Japan’s work culture, typically known for its insistence on “face-to-face” working, has undergone rapid change during the COVID-19 pandemic, and we anticipate that even greater change is to come.
By Koichi Nakatani, Partner, and Peter R. Tyksinski, Foreign Attorney, Momo-o, Matsuo & Namba
Following the declaration of a national state of emergency on April 7 in Japan, industry groups have encouraged companies to consider teleworking (i.e. homeworking), staggered commuting, and flextime arrangements. The Ministry of Health, Labor and Welfare (MHLW) even issued a Telework Model Work Regulation for companies to follow.
But this shift in working styles has come with significant challenges. In a survey of 21,448 people conducted in March 2020, 71% said their companies had not yet addressed telework of those, 41% said their companies lacked the appropriate systems to allow for telework, and 17% said their companies did not have appropriate technology in place. Almost 40% said that their industry was not compatible with teleworking.
Small and medium-sized enterprises (SMEs) in particular are struggling, having limited resources for telework. This has prompted the government to offer subsidies to those SMEs that introduce teleworking. But companies are quickly learning to adapt. Reports from April show that 26% of SMEs never considered telework before have now implemented it. As an interesting side note, Japan is seeing a greater push for the use of digital signatures to replace the outdated and cumbersome paper-based hanko (seal) system.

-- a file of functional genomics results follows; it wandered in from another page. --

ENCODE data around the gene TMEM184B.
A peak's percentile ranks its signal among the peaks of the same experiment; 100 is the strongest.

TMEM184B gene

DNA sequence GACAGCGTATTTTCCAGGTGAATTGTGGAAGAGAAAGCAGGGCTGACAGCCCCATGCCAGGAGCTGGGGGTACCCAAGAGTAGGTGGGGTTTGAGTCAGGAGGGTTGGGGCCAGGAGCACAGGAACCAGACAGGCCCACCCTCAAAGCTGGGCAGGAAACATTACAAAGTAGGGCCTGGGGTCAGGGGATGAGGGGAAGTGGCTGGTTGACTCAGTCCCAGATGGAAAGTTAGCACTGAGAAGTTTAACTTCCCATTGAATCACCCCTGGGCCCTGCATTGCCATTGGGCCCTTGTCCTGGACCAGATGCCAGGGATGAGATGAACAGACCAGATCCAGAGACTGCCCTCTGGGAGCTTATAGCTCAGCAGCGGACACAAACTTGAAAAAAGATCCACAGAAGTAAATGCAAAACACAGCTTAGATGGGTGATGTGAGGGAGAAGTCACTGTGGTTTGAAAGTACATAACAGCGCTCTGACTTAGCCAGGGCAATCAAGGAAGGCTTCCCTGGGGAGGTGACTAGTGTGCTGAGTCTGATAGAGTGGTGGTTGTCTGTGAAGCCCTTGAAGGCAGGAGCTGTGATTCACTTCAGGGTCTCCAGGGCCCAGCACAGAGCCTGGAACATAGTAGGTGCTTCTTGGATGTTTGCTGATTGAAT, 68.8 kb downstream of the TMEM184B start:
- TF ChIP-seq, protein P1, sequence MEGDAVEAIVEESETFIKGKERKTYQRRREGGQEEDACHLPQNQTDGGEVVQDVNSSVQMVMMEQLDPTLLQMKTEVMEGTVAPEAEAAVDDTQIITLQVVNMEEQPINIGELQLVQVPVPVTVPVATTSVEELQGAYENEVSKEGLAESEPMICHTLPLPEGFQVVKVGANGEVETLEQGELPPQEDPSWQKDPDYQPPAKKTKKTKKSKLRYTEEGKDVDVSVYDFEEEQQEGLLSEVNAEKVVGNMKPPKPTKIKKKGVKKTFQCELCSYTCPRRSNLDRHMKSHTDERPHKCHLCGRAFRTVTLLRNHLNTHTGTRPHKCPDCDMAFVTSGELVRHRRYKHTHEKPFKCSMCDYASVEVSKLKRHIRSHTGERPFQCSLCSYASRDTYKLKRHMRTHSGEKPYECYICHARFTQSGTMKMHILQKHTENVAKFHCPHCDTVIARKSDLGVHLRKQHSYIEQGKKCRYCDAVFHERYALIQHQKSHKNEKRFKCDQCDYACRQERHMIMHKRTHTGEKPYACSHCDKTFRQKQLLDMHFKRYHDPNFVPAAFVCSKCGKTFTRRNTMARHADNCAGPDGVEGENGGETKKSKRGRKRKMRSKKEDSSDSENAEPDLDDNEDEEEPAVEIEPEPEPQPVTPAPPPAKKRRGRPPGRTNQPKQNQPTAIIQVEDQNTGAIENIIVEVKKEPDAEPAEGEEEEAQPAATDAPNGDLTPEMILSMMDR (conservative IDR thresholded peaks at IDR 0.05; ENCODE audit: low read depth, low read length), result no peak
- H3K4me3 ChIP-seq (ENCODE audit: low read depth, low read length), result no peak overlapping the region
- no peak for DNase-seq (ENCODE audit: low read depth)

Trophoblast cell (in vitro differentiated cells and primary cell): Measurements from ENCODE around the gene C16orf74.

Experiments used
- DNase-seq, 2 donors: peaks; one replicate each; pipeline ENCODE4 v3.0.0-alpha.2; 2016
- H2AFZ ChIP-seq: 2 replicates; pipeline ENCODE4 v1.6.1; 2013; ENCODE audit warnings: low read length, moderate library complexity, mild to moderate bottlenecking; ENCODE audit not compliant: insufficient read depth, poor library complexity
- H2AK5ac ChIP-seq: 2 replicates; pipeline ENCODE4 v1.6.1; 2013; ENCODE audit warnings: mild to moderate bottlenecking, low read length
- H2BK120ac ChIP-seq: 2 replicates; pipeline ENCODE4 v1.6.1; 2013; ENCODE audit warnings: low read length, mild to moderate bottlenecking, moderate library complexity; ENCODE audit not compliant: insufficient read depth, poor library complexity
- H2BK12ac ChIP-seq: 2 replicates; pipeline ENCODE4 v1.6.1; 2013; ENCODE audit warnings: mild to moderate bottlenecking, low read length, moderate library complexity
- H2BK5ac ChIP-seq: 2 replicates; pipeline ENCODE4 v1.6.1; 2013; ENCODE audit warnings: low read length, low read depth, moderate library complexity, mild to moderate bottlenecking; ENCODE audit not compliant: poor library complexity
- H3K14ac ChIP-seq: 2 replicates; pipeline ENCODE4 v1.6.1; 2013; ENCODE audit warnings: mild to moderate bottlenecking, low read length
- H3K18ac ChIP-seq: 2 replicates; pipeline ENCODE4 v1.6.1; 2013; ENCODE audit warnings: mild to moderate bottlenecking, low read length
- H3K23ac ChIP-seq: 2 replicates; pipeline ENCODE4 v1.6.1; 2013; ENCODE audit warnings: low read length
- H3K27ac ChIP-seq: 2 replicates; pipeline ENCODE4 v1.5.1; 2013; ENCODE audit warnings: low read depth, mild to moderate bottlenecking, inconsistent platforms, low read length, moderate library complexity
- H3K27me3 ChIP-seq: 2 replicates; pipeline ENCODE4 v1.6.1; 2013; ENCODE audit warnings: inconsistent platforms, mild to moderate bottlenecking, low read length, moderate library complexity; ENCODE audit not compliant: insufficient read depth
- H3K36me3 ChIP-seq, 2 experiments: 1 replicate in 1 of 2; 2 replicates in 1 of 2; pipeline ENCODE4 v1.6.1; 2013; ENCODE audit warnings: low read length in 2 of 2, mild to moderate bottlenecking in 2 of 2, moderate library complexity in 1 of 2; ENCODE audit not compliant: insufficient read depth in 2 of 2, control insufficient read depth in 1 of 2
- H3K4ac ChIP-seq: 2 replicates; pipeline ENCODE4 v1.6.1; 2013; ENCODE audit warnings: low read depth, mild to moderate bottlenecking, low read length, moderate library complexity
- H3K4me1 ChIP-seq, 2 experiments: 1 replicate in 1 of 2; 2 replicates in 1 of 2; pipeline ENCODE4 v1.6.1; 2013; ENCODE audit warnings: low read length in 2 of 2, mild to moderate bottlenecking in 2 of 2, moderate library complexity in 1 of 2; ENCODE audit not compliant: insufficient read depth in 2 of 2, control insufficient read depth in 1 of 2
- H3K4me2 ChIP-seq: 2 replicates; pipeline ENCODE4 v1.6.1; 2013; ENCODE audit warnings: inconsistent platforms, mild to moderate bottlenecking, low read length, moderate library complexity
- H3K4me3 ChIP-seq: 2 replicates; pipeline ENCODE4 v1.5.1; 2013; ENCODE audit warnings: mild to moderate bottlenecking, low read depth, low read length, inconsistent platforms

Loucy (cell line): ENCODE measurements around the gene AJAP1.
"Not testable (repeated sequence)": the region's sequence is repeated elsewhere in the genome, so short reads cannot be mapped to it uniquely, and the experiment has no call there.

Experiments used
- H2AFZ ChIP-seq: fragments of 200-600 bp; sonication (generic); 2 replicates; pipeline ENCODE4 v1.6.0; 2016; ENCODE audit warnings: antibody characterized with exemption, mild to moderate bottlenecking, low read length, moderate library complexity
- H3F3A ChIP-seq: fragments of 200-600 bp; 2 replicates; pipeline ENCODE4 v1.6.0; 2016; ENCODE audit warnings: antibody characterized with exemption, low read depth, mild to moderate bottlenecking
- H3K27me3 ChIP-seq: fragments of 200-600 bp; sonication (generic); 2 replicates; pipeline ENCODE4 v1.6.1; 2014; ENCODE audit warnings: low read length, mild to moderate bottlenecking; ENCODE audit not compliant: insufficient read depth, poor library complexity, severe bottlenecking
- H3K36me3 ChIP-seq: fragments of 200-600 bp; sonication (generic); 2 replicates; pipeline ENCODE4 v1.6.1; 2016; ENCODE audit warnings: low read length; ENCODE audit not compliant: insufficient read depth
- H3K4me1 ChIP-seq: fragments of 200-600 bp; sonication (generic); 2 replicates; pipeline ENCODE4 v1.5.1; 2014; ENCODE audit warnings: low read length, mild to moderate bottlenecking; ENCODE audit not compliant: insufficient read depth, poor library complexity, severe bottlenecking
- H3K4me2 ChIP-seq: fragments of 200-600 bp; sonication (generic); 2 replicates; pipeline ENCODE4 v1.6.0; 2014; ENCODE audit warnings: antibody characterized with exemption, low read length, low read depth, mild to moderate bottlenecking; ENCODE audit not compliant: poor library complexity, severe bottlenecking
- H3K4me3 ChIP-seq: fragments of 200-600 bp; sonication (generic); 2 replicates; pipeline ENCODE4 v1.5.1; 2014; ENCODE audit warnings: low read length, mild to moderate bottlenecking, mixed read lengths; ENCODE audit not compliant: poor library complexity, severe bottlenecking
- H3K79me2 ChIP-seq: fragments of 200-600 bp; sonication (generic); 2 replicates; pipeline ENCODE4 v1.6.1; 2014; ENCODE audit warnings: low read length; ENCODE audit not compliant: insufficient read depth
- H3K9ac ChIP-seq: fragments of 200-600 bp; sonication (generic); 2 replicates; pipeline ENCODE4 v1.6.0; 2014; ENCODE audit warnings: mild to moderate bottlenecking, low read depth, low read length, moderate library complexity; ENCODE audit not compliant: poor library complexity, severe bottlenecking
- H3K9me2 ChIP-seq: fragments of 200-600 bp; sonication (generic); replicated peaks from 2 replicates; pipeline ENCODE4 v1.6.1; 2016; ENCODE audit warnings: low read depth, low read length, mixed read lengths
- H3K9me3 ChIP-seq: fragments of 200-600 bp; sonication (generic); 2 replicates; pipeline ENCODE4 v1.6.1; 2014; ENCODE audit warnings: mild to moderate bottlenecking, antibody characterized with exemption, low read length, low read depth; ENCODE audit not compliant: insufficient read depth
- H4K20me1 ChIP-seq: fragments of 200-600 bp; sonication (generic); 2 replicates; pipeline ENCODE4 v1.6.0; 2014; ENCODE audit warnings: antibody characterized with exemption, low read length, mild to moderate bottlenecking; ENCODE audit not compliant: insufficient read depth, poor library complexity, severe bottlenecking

Companies are considering how to repurpose the post-COVID workplace. In addition to issues on safety, other issues include how to offer fluidity between onsite and remote work; how to express the “culture” of a company beyond the physical office; and how to work collaboratively regardless of location. Clients now seem to want a workspace (both real and virtual) that is “future-proof”.
Corporations which are well-equipped for digital integration and internal data collection may be best-positioned in the long term. Employers will need to know, based on real-time data, what employees like and dislike about the workplace and where they physically like to work.
On the other hand, more traditional companies, such as those in the banking and public sectors, still face substantial technological barriers to remote working such as confidentiality and security issues. Certain IT projects for companies in these sectors were suspended during the stay-at-home period. In order to adapt to the post-COVID workplace, significant change is necessary.
While the future of Japan’s workplaces in the next six to twelve months is unclear, we can expect that more employers will be open to flexible working arrangements. Perhaps we will see the physical office becoming the headquarters for social engagement and as a means of building the “culture” and “brand” of the company, while the majority of employees will continue to work virtually.
One thing can be said with certainty: Japan is typically slow to change but when it does, it does so with enthusiasm.
© 2020 Momo-o, Matsuo & Namba
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